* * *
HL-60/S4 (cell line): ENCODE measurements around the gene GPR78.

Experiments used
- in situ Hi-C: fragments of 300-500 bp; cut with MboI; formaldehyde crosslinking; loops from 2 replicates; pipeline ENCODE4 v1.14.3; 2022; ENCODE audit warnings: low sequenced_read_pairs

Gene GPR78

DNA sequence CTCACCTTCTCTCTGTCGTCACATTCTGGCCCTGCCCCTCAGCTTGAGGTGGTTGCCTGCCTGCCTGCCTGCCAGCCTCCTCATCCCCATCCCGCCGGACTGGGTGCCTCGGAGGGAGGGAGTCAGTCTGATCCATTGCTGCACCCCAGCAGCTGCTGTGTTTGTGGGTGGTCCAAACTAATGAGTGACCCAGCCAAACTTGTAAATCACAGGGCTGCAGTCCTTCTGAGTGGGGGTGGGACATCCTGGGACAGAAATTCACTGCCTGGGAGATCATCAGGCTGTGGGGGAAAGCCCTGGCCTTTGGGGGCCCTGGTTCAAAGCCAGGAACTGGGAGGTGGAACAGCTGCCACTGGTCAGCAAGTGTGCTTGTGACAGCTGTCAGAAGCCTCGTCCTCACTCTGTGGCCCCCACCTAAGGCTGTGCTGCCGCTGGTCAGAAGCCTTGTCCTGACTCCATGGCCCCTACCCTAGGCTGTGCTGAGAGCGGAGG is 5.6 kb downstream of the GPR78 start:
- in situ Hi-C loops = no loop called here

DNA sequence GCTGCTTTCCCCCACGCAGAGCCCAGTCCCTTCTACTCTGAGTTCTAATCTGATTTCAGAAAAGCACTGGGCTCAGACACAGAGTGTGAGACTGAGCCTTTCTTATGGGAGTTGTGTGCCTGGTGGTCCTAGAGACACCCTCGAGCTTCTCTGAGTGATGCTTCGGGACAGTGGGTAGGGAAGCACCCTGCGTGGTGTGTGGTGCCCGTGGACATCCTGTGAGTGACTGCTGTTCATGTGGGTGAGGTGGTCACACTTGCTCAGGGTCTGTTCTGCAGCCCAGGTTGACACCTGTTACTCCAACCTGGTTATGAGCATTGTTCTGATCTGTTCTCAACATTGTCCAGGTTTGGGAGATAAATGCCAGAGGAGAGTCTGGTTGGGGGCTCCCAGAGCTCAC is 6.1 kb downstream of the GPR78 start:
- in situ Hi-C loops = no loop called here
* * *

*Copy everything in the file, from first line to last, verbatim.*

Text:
HL-60/S4 (cell line): ENCODE measurements around the gene GPR78.

Experiments used
- in situ Hi-C: fragments of 300-500 bp; cut with MboI; formaldehyde crosslinking; loops from 2 replicates; pipeline ENCODE4 v1.14.3; 2022; ENCODE audit warnings: low sequenced_read_pairs

Gene GPR78

DNA sequence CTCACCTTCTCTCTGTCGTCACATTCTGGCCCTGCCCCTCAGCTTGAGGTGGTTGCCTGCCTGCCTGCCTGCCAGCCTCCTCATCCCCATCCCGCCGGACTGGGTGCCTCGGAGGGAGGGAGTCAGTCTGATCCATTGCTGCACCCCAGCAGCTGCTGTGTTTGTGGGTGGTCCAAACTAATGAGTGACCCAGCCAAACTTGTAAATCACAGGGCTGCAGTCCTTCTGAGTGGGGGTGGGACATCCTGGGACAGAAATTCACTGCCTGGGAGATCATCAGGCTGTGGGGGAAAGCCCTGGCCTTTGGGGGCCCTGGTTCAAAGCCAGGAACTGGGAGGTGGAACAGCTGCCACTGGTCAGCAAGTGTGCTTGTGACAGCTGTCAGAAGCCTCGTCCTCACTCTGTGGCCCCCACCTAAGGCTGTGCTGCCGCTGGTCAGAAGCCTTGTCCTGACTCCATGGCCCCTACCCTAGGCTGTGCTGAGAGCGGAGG is 5.6 kb downstream of the GPR78 start:
- in situ Hi-C loops = no loop called here

DNA sequence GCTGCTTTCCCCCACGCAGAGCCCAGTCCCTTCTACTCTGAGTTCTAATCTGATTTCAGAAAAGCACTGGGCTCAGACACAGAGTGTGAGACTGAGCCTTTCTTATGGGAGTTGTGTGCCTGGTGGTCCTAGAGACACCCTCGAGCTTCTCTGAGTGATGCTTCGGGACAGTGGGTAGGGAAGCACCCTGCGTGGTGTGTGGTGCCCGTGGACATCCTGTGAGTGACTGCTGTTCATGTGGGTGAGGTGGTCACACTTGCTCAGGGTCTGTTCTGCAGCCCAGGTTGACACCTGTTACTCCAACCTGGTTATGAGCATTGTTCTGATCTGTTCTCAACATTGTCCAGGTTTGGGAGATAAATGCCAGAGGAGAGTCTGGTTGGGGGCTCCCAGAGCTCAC is 6.1 kb downstream of the GPR78 start:
- in situ Hi-C loops = no loop called here